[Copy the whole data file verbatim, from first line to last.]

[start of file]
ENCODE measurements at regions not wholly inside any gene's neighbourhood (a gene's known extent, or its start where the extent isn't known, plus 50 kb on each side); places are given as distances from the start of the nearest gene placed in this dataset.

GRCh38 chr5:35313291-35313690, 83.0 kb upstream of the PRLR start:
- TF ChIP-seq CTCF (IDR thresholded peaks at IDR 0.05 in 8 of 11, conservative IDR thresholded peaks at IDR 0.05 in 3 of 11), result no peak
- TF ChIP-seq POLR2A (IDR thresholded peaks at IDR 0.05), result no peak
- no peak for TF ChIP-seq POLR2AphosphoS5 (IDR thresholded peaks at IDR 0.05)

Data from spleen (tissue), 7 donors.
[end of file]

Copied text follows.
ENCODE measurements at regions not wholly inside any gene's neighbourhood (a gene's known extent, or its start where the extent isn't known, plus 50 kb on each side); places are given as distances from the start of the nearest gene placed in this dataset.

GRCh38 chr5:35313291-35313690, 83.0 kb upstream of the PRLR start:
- TF ChIP-seq CTCF (IDR thresholded peaks at IDR 0.05 in 8 of 11, conservative IDR thresholded peaks at IDR 0.05 in 3 of 11), result no peak
- TF ChIP-seq POLR2A (IDR thresholded peaks at IDR 0.05), result no peak
- no peak for TF ChIP-seq POLR2AphosphoS5 (IDR thresholded peaks at IDR 0.05)

Data from spleen (tissue), 7 donors.